Chase Ultimate Rewards is one of the most valuable bank rewards programs. Points can be redeemed for almost any flight booked through the Ultimate Rewards travel portal at a value of 1.2 cents each, or you can transfer them to a variety of airline and hotel loyalty programs. Most third party programs restricted the amount of award availability, but they have the advantage that you could get much more value for your points.
Furthermore, most external transfers are close to instantaneous. You can find that elusive award space and only then transfer points to book. This reduces the risk that you might transfer points first and find yourself stuck with a bunch of useless miles and no award ticket.
Flying Blue, the loyalty program operated by Air France and KLM, is a significant new addition to the Ultimate Rewards portfolio of transfer partners. Existing airlines include United Airlines, British Airways, Korean Air, and Singapore Airlines. So why does it matter that Flying Blue joins the list?
When you transfer points to one airline’s loyalty program, you not only get access to award flights booked with that program but also award flights operated by their partner airlines. British Airways is a member of the oneworld Alliance. United and Singapore Airlines are part of the Star Alliance. Korean Air is in SkyTeam. Each one has access to different partners.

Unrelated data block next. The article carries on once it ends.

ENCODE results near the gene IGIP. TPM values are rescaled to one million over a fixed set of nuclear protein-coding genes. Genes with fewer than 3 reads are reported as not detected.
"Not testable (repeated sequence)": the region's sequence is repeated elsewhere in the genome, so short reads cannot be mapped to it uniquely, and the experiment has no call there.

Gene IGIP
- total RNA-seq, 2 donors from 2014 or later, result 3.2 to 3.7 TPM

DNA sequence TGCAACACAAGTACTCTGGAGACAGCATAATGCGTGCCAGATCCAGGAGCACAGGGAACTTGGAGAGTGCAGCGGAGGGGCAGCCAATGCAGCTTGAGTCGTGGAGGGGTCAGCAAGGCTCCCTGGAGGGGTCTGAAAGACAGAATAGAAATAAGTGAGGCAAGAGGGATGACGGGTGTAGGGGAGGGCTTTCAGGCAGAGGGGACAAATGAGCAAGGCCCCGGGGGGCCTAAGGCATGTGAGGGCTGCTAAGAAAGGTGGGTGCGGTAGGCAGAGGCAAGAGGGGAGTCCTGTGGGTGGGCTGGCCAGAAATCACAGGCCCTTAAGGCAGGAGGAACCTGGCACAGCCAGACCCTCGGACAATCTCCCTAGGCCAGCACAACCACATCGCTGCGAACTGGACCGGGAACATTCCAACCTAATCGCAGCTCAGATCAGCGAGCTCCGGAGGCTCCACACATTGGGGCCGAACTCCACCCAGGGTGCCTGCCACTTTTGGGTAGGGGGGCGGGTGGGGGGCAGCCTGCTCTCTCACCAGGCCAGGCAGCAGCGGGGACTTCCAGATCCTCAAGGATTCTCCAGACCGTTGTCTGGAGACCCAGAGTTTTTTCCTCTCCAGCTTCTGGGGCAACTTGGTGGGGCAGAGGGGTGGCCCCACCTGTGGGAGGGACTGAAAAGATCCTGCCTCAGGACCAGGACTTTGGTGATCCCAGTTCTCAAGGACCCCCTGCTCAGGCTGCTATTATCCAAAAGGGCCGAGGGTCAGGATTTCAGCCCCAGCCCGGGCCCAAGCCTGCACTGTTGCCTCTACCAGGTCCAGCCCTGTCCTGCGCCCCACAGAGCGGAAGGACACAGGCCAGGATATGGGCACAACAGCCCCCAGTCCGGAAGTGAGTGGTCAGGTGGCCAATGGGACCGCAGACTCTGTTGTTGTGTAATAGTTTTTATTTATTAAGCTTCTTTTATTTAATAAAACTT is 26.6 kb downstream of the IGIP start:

Flying Blue is also part of SkyTeam, but it has many more opportunities available to travelers than Korean Air, which has some pretty strict rules for booking travel by anyone but the primary account holder. By comparison, Flying Blue makes it easy.
Airlines You Can Book with Flying Blue
Flying Blue has over 30 different airline partners including KLM, Air France, the entire SkyTeam alliance, and also non-alliance partners such as Alaska Airlines. Here’s a complete list of the airlines you can book using Flying Blue miles transferred from Ultimate Rewards:
- Aerolineas Argentinas
- Air Europa
- Air France
- China Airlines
- China Eastern
- China Southern Airlines
- Czech Airlines
- Delta Air Lines
- Garuda Indonesia
- Kenya Airways
- Korean Air
- Middle East Airlines
- Saudi Arabian Airlines
- Vietnam Airlines
- Xiamen Airlines
- Air Corsica
- Air Mauritius
- Alaska Airlines
- Bangkok Airways
- Chalair Aviation
- Copa Airlines
- Japan Airlines
- Jet Airways
- Twin Jet
- Ukraine International Airlines
Discounts and Carrier Surcharges